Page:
The overall goal of our Research Program is to identify the elements that initiate, intensify and modulate the inflammatory response in the asthmatic airway. Our Program is comprised of three highly synergistic Projects interconnected through the unifying hypothesis that asthma results from prolonged and active airway inflammation with failed attempts at resolution and repair leading to tissue destruction and remodeling. Projects are specifically aimed at defining mechanisms behind the well-established histopathology observed in asthmatic airways: injury and denudation of the airway epithelium (project 1), increased and aberrant deposition of extracellular matrix components (project 2), and airway injury through oxidative processes of eosinophils and neutrophils (project 3). The Research Program is comprehensive in that Projects will study the pro-inflammatory and inter-related roles of extracellular and cellular components, including leukocytes and resident smooth muscle and airway epithelial cells. Project 1 investigates how epithelial cells are active participants in inflammation through excessive nitric oxide synthesis, and downstream consequences of protein oxidation via exposure to NO-derived oxidants. Project 2 expands upon the pro-inflammatory role of resident cells, as it identifies how smooth muscle and epithelial cells participate in inflammation through synthesis of an extracellular hyaluronan matrix that is critical for recruitment/migration, proliferation, and activation of CD44 (+) leukocytes, e.g., monocytes/macrophages, mast cells, and eosinophils. Project 3 studies the oxidative processes mediated by key effector cells in asthma, eosinophils and neutrophils, and investigates whether or not oxidative products are useful as monitors of inflammation. Three scientific Cores (Clinical, Tissue Processing and Cell Culture, and Animal Model) and an Administrative Core significantly strengthen each Project and the overall Program by providing expertise, service, easy access to well-defined clinical samples and primary human cells in culture, and a murine allergen-induced airway inflammation asthma model, to all projects. Collectively the Projects, supported by Cores, allow our Program to comprehensively address fundamental mechanisms involved in the inflammatory processes leading to asthma clinical pathology, including acute exacerbations, chronic airway inflammation, and airway remodeling.

Agency
National Institute of Health (NIH)
Institute
National Heart, Lung, and Blood Institute (NHLBI)
Type
Research Program Projects (P01)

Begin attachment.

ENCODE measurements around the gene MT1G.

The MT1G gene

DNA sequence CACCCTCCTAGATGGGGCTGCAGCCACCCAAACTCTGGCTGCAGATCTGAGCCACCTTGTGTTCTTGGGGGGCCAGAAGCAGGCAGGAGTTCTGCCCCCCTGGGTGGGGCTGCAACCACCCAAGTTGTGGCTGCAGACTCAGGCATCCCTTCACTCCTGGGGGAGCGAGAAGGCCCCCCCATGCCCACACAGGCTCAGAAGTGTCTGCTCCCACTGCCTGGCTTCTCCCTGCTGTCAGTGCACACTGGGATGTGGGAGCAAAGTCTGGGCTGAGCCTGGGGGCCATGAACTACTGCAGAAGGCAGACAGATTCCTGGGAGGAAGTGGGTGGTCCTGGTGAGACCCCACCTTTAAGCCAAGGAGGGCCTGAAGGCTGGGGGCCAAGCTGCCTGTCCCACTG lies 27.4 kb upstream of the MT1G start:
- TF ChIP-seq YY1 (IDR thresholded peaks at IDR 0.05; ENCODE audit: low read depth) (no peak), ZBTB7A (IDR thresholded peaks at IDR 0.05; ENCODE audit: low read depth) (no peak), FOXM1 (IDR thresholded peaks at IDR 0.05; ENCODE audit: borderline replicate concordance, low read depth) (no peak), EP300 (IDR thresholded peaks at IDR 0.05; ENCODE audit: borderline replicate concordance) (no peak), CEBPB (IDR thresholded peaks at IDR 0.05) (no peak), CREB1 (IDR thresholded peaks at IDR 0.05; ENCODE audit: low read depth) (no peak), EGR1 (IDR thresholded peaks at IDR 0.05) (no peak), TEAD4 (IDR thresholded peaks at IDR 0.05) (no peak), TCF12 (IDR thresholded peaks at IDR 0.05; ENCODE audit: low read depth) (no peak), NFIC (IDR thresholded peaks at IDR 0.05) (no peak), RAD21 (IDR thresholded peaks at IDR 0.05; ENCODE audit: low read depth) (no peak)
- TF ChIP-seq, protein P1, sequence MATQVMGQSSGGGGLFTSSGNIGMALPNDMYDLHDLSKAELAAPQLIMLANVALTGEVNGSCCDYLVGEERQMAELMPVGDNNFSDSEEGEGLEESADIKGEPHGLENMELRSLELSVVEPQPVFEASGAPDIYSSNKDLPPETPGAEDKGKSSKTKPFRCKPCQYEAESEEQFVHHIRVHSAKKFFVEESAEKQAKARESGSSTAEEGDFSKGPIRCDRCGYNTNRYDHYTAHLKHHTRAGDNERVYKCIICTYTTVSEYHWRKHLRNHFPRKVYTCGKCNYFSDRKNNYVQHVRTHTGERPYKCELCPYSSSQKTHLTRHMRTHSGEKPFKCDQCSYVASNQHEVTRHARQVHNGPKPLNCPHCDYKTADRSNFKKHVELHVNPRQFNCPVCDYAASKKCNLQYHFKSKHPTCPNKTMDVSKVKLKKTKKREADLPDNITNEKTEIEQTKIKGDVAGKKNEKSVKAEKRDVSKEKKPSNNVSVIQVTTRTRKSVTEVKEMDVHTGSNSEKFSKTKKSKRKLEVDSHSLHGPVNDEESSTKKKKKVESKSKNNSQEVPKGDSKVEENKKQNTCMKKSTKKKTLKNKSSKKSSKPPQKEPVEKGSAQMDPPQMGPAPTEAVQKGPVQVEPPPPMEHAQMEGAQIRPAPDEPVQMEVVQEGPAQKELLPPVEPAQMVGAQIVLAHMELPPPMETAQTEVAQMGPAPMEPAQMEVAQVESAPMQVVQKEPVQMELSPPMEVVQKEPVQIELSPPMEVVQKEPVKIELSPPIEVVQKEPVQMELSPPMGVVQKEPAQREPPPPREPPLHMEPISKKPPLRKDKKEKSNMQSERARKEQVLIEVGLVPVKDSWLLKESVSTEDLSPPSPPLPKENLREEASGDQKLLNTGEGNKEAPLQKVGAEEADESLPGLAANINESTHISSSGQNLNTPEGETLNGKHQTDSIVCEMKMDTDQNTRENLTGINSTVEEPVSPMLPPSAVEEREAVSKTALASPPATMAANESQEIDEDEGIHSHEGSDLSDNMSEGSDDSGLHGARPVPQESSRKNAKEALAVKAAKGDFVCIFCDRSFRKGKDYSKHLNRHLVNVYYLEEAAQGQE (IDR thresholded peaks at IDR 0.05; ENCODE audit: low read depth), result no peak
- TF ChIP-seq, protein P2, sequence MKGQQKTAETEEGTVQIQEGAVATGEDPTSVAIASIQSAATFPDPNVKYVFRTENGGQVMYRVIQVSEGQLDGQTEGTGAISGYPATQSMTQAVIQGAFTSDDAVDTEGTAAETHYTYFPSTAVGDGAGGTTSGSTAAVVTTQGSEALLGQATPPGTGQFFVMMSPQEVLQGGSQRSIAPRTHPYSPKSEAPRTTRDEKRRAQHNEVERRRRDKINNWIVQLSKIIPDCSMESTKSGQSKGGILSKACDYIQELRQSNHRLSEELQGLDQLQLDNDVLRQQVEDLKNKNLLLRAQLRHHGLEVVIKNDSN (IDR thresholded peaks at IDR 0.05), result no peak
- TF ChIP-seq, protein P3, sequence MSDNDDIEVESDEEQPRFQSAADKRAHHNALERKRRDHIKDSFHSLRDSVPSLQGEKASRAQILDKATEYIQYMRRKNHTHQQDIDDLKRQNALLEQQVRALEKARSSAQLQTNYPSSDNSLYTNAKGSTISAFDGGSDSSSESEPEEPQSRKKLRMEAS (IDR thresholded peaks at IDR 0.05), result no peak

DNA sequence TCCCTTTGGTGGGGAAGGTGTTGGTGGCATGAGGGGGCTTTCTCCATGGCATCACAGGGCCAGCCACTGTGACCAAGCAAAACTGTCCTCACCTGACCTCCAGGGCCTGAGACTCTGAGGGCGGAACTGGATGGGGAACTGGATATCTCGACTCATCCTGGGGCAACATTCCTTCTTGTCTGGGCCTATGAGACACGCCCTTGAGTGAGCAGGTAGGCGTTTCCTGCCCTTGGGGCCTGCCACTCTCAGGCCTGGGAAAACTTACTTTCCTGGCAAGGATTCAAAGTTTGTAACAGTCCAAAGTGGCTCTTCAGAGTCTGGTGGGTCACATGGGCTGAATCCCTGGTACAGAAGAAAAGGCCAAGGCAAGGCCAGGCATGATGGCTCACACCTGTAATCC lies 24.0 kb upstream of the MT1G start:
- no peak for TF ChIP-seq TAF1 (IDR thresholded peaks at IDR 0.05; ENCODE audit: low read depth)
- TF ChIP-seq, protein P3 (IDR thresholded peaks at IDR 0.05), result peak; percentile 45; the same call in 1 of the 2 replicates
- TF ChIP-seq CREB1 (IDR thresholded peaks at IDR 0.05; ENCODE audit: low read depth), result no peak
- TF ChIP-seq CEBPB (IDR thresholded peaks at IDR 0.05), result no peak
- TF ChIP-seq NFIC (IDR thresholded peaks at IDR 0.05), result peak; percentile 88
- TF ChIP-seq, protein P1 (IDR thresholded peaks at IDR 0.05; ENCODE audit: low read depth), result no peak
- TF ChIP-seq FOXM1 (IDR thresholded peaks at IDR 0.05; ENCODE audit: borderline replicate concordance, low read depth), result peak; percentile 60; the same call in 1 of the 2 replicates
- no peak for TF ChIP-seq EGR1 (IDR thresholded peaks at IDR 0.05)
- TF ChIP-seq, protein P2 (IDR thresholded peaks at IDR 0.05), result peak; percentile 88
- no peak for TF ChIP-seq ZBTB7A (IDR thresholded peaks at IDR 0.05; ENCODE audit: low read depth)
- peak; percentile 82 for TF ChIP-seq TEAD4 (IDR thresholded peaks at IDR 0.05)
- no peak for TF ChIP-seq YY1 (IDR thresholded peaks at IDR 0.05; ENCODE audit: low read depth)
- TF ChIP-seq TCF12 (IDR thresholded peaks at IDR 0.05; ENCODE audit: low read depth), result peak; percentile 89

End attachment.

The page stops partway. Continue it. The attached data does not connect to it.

Project #
5P01HL081064-05
Application #
7802837
Study Section
Heart, Lung, and Blood Initial Review Group (HLBP)
Program Officer
Noel, Patricia
Project Start
2006-04-15
Project End
2013-03-31
Budget Start
2010-04-01
Budget End
2013-03-31
Support Year
5
Fiscal Year
2010
Total Cost
$1,976,685
Indirect Cost
Name
Cleveland Clinic Lerner
Department
Other Basic Sciences
Type
Schools of Medicine
DUNS #
135781701
City
Cleveland
State
OH
Country
United States
Zip Code
44195
Dai, Yue; Haque, Mohammad Mahfuzul; Stuehr, Dennis J (2017) Restricting the conformational freedom of the neuronal nitric-oxide synthase flavoprotein domain reveals impact on electron transfer and catalysis. J Biol Chem 292:6753-6764
Ghosh, Arnab; Stuehr, Dennis J (2017) Regulation of sGC via hsp90, Cellular Heme, sGC Agonists, and NO: New Pathways and Clinical Perspectives. Antioxid Redox Signal 26:182-190
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Zein, Joe G; Love, Thomas E; Erzurum, Serpil C (2017) Asthma Is Associated with a Lower Risk of Sepsis and Sepsis-related Mortality. Am J Respir Crit Care Med 196:787-790
Jang, Eunjung; Nguyen, Quang Tam; Kim, Sohee et al. (2017) Lung-Infiltrating Foxp3+ Regulatory T Cells Are Quantitatively and Qualitatively Different during Eosinophilic and Neutrophilic Allergic Airway Inflammation but Essential To Control the Inflammation. J Immunol 199:3943-3951
Hwangbo, Cheol; Lee, Heon-Woo; Kang, Hyeseon et al. (2017) Modulation of Endothelial Bone Morphogenetic Protein Receptor Type 2 Activity by Vascular Endothelial Growth Factor Receptor 3 in Pulmonary Arterial Hypertension. Circulation 135:2288-2298
Stober, Vandy P; Johnson, Collin G; Majors, Alana et al. (2017) TNF-stimulated gene 6 promotes formation of hyaluronan-inter-?-inhibitor heavy chain complexes necessary for ozone-induced airway hyperresponsiveness. J Biol Chem 292:20845-20858
Ghosh, Arnab; Koziol-White, Cynthia J; Asosingh, Kewal et al. (2016) Soluble guanylate cyclase as an alternative target for bronchodilator therapy in asthma. Proc Natl Acad Sci U S A 113:E2355-62

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